fans and scholars. Highly recommended for academic and large public libraries, and wherever there is an interest in green architecture and sustainable landscapes.
Here is the first book to examine the environmental landscape designs of Frank Lloyd Wright, probably the world's best known and most influential architect. WRIGHTSCAPES analyzes 85 of his works, and pays particular attention to site planning, landscape design, community scale, and regional planning.
The authors include many original diagrams, rare archival material, and some 200 photographs, many never published before. WRIGHTSCAPES also chronicles how and way Wright's famous ecological sensabilities were established and how his design aspirations went far beyond accepted definitions of architecture.
WRIGHTSCAPES is ideal for required or supplemental reading within many curriculums of architecture, landscape architecture, and city planning or urban design.
Contemporary trompe l'oeil artist Richard Haas transforms the drab exteriors of neglected buildings into breath-taking facades. "The City is my Canvas" documents his important projects of the last two decades in lavish double-page spreads which illustrate the 'before' and 'after' phases of each site.
About the Author
Sharon E. J. Gerstel is Associate Professor of Byzantine Art and Archaeology at the University of Maryland.
Julie A. Lauffenburger is Senior Objects Conservator at the Walters Art Museum.
During the tenth and eleventh centuries, splendid Byzantine buildings were enriched by colorful ceramic tiles decorated with an impressive range of figural and ornamental patterns. Despite their widespread use, traces of this important decorative medium have, for the most part, disappeared. Relegated to museum storerooms, hidden in private collections, buried under layers of construction, and eclipsed by more durable media, polychrome tiles have until now been denied their full role in our understanding of Byzantine decoration and aesthetics.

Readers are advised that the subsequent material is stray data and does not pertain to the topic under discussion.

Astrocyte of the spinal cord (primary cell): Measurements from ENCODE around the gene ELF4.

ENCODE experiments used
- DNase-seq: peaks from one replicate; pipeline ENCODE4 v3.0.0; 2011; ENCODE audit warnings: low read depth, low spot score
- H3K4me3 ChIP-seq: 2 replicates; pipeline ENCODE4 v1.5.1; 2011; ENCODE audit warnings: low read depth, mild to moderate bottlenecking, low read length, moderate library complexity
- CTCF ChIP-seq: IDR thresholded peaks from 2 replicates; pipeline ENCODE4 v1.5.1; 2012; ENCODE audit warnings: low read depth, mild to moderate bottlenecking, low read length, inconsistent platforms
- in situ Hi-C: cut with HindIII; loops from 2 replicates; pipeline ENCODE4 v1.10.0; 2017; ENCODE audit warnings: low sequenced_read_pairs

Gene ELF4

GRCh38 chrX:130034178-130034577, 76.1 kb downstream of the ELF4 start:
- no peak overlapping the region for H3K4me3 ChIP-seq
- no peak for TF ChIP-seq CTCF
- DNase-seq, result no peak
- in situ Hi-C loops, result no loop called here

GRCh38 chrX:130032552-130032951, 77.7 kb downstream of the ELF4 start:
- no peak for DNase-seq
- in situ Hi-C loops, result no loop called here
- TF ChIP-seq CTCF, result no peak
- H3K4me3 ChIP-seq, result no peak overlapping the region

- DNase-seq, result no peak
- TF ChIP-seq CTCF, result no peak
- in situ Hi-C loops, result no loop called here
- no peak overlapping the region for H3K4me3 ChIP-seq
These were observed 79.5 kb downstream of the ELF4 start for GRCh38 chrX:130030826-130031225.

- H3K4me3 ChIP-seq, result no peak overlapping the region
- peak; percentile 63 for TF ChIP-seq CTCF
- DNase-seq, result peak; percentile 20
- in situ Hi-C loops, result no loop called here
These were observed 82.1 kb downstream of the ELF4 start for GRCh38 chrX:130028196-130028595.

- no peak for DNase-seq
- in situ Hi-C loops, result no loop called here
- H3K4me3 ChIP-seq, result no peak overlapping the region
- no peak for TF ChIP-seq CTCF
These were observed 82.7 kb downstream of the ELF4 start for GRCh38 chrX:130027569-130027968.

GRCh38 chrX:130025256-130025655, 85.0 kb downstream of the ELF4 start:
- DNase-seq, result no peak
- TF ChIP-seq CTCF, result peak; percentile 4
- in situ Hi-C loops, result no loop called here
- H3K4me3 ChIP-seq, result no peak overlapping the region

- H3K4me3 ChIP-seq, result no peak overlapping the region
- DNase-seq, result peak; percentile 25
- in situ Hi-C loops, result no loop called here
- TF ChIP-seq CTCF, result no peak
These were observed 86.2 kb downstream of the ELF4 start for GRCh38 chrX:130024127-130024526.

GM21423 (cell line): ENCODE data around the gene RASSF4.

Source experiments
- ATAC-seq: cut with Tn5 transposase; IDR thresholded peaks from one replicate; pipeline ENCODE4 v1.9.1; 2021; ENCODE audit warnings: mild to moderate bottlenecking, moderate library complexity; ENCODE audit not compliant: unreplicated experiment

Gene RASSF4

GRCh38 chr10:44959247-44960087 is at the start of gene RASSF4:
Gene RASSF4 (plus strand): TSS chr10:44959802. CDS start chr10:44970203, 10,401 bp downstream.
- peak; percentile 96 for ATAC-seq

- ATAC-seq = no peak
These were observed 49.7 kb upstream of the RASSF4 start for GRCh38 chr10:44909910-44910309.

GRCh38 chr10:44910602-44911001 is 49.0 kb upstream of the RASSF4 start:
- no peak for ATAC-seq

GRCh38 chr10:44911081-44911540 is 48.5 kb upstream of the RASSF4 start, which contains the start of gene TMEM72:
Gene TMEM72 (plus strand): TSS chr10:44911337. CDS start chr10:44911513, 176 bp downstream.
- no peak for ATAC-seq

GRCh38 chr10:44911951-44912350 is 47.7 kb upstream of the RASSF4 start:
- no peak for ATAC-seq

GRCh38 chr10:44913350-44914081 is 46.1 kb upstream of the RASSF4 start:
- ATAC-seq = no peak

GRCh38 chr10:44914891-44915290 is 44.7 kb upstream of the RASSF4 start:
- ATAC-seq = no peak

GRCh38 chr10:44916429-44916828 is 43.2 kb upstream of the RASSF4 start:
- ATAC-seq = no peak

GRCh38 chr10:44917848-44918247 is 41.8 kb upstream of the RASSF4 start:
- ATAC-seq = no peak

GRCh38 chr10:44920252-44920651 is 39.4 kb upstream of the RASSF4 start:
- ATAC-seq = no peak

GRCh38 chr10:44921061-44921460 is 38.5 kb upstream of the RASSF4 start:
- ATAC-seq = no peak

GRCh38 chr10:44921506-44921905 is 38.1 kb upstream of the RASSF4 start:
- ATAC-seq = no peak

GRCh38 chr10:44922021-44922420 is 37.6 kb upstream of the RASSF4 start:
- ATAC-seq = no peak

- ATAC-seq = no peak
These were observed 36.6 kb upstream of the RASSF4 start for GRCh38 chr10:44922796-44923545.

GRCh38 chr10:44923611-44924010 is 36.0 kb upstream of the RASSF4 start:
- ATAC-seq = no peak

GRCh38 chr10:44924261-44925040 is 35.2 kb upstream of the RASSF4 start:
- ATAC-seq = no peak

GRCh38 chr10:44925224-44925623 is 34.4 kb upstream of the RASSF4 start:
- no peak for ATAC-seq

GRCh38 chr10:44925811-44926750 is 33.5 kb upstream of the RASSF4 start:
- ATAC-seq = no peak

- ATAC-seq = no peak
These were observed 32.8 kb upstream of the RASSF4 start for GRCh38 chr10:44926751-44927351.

A Lost Art Rediscovered includes a fully illustrated catalogue of all known tiles produced in the region of Constantinople, including the substantial collection owned by the Walters Art Museum, as well as those belonging to museums and private collections around the world. Some tiles included in the catalogue are now lost; the discovery of others is reported here for the first time. A series of scholarly essays gives the ceramics their rightful place in the study of Byzantine art and treats aspects of patronage, manufacture, function, ornament, and cultural significance. This comprehensive publication heralds the first large-scale, permanent installation of the Byzantine tiles in the collection of the Walters Art Museum.
Contributors include Jeffrey C. Anderson, Anne Bouquillon, Anthony Cutler, Elizabeth S. Ettinghausen, Cyril Mango, Marlia Mundell Mango, William Tronzo, and Christine Vogt.